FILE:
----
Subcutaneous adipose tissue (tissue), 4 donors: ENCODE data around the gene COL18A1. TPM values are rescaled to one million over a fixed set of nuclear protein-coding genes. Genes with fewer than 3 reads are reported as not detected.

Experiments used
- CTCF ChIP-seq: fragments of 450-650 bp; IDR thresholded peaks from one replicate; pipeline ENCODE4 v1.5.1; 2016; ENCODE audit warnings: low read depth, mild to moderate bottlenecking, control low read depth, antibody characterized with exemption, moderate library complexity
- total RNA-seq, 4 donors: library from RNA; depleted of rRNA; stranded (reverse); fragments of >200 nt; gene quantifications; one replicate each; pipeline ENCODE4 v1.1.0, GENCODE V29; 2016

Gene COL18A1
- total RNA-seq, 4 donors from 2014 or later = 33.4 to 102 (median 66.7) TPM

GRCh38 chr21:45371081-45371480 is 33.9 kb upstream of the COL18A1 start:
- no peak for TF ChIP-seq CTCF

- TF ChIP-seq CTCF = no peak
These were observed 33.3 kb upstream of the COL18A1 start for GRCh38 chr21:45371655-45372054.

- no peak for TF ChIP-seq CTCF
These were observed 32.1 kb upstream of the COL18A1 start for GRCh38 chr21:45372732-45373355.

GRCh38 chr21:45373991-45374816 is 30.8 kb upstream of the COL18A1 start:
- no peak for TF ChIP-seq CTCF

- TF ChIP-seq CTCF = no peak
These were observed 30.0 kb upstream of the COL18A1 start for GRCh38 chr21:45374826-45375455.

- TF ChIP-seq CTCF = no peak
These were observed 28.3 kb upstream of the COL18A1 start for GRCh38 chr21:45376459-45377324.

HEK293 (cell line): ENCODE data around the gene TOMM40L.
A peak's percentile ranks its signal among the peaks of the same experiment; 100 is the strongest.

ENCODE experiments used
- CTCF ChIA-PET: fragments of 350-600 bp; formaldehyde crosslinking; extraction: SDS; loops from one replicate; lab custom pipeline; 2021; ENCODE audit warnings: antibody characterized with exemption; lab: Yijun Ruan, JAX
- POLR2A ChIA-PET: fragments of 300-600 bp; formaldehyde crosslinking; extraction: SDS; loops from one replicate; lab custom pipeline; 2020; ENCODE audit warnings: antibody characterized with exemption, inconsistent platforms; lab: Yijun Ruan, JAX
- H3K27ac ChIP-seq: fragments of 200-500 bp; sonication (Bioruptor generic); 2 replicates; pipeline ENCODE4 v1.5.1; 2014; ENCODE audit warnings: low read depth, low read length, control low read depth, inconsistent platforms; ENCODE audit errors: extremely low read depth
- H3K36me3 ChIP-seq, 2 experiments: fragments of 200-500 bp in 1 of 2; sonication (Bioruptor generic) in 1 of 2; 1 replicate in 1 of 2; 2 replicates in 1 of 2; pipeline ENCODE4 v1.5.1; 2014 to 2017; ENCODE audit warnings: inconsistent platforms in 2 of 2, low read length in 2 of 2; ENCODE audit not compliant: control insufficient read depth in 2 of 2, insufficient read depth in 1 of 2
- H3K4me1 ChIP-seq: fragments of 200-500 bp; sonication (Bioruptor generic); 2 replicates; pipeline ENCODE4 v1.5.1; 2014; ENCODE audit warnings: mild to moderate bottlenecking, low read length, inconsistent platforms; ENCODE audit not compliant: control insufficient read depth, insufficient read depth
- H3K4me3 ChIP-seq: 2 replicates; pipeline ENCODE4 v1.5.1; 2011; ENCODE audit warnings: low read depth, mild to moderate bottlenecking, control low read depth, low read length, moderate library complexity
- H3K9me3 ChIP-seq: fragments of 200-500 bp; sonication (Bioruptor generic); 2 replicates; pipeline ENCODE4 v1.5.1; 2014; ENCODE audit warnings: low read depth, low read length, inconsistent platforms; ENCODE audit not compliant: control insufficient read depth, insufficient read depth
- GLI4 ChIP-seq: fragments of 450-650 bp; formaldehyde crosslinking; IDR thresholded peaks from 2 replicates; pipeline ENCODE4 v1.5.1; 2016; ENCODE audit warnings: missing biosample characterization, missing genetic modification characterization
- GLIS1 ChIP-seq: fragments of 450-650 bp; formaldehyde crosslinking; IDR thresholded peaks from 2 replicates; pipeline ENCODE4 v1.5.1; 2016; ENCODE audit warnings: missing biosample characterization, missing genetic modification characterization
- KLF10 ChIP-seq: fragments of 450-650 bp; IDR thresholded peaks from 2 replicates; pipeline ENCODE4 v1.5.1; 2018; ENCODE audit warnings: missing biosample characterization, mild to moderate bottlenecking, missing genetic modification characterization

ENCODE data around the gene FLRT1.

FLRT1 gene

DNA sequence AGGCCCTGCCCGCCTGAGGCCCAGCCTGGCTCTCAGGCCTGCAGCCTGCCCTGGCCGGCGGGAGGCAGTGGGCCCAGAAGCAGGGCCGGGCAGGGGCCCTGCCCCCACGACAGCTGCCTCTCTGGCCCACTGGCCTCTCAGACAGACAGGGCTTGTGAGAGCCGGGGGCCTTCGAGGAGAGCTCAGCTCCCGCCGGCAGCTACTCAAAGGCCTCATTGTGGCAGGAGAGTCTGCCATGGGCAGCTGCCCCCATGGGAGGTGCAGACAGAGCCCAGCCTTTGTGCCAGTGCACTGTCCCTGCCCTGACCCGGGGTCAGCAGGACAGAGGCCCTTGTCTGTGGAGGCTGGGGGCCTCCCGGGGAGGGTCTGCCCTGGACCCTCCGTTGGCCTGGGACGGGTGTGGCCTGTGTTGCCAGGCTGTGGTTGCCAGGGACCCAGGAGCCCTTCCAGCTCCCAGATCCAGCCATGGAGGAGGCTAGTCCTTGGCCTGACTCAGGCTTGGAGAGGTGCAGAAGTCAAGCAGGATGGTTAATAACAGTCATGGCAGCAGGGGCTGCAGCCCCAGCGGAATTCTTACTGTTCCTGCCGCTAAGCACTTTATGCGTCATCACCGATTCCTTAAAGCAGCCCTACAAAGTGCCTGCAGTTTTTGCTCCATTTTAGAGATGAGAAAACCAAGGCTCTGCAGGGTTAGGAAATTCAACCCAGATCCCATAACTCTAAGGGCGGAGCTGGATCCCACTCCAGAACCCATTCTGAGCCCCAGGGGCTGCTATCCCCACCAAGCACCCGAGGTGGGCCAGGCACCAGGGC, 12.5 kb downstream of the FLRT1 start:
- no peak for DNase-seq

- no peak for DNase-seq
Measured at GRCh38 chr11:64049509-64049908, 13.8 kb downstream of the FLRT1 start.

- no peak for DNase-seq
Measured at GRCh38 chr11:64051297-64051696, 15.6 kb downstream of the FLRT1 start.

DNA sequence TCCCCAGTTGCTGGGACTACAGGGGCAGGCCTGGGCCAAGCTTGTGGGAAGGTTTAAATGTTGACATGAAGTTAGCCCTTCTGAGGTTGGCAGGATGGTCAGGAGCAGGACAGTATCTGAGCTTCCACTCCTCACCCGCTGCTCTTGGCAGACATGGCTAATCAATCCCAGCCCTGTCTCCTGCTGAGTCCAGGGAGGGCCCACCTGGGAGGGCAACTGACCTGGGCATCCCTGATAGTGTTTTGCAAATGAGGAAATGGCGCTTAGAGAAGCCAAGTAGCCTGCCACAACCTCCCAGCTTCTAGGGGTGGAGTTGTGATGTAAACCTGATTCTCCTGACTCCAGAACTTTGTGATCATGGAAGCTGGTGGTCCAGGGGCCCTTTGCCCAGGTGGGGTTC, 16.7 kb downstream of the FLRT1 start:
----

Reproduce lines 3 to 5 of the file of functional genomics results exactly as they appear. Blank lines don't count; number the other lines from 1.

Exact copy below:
- CTCF ChIP-seq: fragments of 450-650 bp; IDR thresholded peaks from one replicate; pipeline ENCODE4 v1.5.1; 2016; ENCODE audit warnings: low read depth, mild to moderate bottlenecking, control low read depth, antibody characterized with exemption, moderate library complexity
- total RNA-seq, 4 donors: library from RNA; depleted of rRNA; stranded (reverse); fragments of >200 nt; gene quantifications; one replicate each; pipeline ENCODE4 v1.1.0, GENCODE V29; 2016

Gene COL18A1